President Nana Akufo-Addo
President Nana Akufo-Addo has urged a concerted effort to protect Ghana’s cyber architecture, saying the West African nation is not immune to cyber-attacks as is being witnessed across the world.
The President made the observation in a speech read on his behalf by the Minister of Interior, Ambrose Dery at the closing ceremony of the 2019 Cybersecurity Month in Accra.
In his speech, the President made references to recent cyber attacks in the city of Baltimore, United States of America; Bulgaria, in Europe, and Johannesburg in South Africa, and observed the devastations caused to businesses and citizens due to the attacks.
According to him, “we are not immune to these attacks and our reliance of ICT moving forward will leave our Critical National Information Infrastructure susceptible to attacks if precautionary measures are not instituted.”
He called for key measures already put in place by his administration to be sustained, saying that all these measures are necessary because according to the World Economic Forum, economic loss due to cybercrime is predicted to reach $3 trillion by 2020 and 74% of the world’s businesses can expect to be hacked in the coming year.
Indeed, he noted, examples of such attacks abound as countries around the world experience incidents of cybercrime.
For the second time in just over a year, the city of Baltimore in the United States, was hit by a ransomware attack, affecting its computer network and forcing officials to shut down a majority of its computer servers as a precaution, he added.
The President explained that in July this year, Bulgaria, a country with a population of 7 million became the target of a cybercrime that led to the biggest breach in its history, compromising the systems of its National Revenue Authority and leaking the National Identification Numbers of 5 million adult citizens.
“This in turn released records on revenues, tax, and social security payments dating as far back as 2007. News of such incidents are not endemic to Europe and the Americas alone,” he said.
He added that right here on the African continent, residents in Johannesburg, the largest city in South Africa, were left in the dark for hours after the city’s power company got attacked by a ransomware virus which prevented prepaid customers from buying electricity units, uploading invoices when making payments or accessing the City’s official power website.
These attacks, according to him, have serious implications on national security as the development of ICT in the world’s digitally driven economies has created problems that intrinsically relates to national security.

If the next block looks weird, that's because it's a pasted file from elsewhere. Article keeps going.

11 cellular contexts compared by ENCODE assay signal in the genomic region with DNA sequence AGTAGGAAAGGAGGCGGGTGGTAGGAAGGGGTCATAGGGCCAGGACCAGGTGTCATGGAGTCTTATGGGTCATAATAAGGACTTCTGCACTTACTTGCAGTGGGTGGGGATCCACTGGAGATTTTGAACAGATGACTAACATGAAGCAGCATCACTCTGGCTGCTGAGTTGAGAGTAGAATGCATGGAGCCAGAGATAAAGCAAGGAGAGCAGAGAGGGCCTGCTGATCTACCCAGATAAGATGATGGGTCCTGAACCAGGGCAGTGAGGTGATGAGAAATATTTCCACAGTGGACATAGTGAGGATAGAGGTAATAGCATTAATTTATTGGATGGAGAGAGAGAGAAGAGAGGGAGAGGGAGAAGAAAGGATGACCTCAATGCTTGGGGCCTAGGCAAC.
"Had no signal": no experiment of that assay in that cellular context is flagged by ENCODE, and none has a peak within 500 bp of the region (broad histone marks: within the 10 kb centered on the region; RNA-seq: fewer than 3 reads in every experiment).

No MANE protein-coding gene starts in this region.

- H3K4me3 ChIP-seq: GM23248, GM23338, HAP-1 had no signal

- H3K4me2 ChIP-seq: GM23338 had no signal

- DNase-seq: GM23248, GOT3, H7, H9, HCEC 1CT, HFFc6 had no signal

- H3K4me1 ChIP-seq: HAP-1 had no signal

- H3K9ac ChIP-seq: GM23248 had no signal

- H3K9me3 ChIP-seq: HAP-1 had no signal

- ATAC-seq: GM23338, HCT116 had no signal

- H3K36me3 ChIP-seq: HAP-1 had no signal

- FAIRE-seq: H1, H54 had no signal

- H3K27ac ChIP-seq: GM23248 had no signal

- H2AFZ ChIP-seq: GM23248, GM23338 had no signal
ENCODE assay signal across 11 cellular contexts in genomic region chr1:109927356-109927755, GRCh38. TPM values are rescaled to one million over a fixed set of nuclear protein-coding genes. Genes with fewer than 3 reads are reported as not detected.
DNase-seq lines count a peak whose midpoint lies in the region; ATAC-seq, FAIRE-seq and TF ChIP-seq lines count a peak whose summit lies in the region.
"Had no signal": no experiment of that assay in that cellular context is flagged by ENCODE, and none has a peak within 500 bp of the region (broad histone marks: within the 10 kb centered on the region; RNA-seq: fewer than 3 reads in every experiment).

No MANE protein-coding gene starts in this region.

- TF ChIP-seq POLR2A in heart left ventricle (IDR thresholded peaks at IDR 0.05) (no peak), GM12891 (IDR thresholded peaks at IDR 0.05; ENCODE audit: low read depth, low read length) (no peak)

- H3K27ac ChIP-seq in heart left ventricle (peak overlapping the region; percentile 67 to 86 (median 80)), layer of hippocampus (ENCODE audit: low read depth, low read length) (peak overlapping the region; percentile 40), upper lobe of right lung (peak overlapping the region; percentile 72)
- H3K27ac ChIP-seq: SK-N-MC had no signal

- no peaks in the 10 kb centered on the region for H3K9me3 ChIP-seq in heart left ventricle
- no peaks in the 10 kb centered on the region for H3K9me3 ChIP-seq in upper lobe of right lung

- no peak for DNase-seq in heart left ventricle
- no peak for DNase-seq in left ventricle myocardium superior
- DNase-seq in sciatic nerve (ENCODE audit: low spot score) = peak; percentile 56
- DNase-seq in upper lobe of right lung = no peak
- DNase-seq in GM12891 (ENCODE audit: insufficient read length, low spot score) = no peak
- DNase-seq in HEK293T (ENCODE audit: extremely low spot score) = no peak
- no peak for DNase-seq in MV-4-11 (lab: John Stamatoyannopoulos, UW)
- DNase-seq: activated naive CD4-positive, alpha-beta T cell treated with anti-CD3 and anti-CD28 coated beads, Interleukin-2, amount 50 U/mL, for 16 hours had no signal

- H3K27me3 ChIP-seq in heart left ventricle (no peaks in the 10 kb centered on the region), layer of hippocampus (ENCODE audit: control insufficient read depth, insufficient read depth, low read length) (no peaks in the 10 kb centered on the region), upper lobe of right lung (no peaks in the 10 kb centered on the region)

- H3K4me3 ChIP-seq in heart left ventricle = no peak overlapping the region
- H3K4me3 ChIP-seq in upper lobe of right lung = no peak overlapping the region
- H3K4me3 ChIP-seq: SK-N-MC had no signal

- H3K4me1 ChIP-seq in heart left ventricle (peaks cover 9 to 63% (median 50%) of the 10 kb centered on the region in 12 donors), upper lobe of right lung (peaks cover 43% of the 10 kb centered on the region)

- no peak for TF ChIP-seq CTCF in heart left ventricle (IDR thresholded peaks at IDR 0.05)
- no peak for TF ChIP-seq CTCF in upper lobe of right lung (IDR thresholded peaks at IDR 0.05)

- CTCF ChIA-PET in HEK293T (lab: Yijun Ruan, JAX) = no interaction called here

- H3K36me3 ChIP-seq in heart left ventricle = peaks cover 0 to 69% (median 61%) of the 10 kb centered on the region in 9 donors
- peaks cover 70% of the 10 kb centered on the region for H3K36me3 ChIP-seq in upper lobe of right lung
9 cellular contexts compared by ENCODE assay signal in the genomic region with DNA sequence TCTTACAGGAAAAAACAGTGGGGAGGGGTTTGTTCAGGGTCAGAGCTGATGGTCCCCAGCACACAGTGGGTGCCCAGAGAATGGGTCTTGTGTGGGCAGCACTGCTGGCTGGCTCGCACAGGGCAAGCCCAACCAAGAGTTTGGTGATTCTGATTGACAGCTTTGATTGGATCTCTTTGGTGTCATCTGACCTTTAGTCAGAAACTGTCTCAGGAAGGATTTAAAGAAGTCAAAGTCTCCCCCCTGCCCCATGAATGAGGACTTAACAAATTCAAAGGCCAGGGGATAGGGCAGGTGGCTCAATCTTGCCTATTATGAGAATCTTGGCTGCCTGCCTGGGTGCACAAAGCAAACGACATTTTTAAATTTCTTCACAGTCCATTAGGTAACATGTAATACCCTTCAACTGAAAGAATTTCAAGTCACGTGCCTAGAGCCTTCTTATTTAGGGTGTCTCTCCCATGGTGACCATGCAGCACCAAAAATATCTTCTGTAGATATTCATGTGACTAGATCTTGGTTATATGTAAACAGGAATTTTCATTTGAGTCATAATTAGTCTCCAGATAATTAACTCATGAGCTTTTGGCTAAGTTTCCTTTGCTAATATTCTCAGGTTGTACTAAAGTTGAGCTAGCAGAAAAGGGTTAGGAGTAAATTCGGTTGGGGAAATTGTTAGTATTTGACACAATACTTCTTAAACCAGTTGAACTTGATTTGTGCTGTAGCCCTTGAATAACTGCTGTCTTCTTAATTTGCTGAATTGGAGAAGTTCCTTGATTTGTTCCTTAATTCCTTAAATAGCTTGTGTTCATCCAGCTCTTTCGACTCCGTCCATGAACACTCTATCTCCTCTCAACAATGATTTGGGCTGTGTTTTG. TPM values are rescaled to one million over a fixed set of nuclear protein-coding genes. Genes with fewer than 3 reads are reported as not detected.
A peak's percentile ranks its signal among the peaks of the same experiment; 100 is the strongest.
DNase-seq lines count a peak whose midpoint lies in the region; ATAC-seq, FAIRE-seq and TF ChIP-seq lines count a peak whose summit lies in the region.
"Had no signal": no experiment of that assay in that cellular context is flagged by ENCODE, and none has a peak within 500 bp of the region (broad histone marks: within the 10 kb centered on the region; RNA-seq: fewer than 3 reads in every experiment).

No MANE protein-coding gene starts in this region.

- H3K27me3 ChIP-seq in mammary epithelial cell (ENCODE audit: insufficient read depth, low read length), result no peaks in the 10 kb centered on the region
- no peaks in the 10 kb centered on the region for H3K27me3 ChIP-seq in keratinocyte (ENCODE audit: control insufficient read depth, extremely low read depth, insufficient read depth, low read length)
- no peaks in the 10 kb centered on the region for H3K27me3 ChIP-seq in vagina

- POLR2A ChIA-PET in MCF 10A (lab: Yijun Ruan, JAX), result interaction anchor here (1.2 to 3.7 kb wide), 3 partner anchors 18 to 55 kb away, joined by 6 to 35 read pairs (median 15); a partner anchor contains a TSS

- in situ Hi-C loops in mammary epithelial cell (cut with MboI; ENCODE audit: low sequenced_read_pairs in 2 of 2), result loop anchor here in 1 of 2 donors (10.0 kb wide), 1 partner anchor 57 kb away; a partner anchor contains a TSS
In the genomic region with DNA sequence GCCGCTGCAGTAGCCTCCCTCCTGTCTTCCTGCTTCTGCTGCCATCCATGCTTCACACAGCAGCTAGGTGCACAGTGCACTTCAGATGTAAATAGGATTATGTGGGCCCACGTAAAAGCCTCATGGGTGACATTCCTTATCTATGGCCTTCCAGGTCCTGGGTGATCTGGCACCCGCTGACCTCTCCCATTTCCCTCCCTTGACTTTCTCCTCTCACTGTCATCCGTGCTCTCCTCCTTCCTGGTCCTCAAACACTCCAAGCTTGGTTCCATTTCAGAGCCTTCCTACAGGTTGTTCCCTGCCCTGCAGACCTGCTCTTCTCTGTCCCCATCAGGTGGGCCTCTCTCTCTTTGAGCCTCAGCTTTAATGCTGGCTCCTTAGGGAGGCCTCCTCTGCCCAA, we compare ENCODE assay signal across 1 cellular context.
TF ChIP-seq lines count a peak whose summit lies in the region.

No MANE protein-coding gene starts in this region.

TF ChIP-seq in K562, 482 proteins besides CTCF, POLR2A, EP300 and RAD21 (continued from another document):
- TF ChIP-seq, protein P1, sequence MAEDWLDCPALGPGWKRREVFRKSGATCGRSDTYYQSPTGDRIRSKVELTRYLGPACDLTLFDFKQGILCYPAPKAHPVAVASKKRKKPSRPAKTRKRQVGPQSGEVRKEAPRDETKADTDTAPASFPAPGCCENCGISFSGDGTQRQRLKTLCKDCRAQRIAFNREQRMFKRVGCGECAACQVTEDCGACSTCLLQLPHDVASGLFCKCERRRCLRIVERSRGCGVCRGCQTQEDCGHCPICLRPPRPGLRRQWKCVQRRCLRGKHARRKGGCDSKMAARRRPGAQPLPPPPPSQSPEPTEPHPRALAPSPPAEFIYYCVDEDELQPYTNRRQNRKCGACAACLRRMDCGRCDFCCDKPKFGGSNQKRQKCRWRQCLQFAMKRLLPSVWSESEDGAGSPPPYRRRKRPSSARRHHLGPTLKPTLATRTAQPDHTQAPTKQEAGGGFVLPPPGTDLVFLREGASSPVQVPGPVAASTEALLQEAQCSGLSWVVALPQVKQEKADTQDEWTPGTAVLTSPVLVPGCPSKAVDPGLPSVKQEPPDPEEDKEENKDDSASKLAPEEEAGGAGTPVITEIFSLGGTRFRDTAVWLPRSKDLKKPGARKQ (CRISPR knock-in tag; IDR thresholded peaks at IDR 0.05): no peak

The use of the internet and cyberspace for criminal offending including the use of ICTs for terrorist communications, the use of darkweb to facilitate drug trade and illicit sales of weapons, the use of internet for human trafficking based recruitment as well as other malicious use of ICT are critical concerns to the security and stability of the economic, social and political order, globally, according to Mr. Akufo-AddoAddo.
To secure Ghana’s digital journey therefore, he said, his Government has tasked the National Cyber Security Centre, through the Ministry of Communications, to ensure the security of Ghana’s digital space.
” I am reliably informed, that Ghana’s National Cybersecurity Policy and Strategy (NCPS) have been reviewed to reflect current cybersecurity developments and are consistent with international best practices. The NCPS, which covers a 5 year period, will provide the national direction towards enhancing cybersecurity in Ghana,” he said.
He added that a priority area of this Policy and Strategy is capacity Building and awareness creation which will build on what the Ministry of Communications begun about two and half years ago.
Minister of Communications, Ursula Owusu-Ekuful, called for the scaling up of cybersecurity awareness and investment in Ghana.
The move, she said, is critical to protecting the country’s cyber architecture and citizens.
She expressed the hope that in the 2020 Budget, the Finance Minister would make a concrete statement about the Cybersecurity Fund.
The National Cybersecurity Advisor, Dr Albert Antwi-Boasiako, in his welcome remarks, observed that the next steps of Ghana’s cybersecurity journey will not be complete without addressing the issue of financing.
According to him, across the developed and developing world, states have established sustainable financing mechanisms to fund their cybersecurity development.
He revealed that the United Kingdom (UK) was investing about £ 1.9 billion, starting from 2016 to 2021 to fund its national cybersecurity strategy.
Nigeria, he said, has introduced a levy on electronic transactions, representing 0.005 percent of all electronic transmission, to fund its Cybersecurity.
“Togo, has established a sovereign cybersecurity fund with contributions from telecommunication service operators based on their annual revenue,” he said.
BY Melvin Tarlue